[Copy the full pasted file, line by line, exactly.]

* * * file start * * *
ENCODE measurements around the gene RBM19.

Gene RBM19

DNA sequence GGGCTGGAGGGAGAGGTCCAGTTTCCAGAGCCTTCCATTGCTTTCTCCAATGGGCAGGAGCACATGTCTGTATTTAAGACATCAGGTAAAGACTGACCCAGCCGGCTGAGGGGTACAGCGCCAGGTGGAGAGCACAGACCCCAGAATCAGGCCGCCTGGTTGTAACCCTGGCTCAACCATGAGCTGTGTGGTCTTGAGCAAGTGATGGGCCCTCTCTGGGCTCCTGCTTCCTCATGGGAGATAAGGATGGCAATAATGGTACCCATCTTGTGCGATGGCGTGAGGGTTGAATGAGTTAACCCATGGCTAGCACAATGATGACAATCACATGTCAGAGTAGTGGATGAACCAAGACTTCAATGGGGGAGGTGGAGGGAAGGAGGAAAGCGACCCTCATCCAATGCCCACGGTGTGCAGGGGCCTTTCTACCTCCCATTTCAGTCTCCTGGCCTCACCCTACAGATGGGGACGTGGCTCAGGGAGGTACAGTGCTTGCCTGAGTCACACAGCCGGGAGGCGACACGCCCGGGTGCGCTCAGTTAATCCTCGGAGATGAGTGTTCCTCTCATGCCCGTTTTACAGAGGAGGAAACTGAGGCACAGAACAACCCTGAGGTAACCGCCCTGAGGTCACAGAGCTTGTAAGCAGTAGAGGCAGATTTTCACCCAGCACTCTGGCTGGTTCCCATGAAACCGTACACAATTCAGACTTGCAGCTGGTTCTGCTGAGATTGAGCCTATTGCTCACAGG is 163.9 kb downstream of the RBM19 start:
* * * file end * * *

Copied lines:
ENCODE measurements around the gene RBM19.

Gene RBM19

DNA sequence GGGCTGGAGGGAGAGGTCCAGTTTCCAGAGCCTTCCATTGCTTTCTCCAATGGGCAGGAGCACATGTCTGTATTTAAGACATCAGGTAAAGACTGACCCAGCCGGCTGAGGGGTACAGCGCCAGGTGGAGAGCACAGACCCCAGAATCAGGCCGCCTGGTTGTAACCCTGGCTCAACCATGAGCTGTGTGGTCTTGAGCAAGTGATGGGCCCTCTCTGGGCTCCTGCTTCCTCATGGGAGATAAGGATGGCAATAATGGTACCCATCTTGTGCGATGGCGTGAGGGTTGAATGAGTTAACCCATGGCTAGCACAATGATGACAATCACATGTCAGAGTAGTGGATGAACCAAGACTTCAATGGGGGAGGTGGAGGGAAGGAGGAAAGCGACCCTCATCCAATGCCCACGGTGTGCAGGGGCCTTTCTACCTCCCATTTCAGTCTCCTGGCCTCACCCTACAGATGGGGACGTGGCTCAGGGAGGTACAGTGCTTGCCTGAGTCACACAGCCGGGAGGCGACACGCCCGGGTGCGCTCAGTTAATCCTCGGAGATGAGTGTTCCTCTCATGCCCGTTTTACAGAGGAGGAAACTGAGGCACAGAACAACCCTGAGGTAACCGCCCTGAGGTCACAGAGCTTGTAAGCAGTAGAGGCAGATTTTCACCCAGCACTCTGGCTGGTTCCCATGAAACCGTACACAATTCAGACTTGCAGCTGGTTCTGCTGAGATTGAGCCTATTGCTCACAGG is 163.9 kb downstream of the RBM19 start: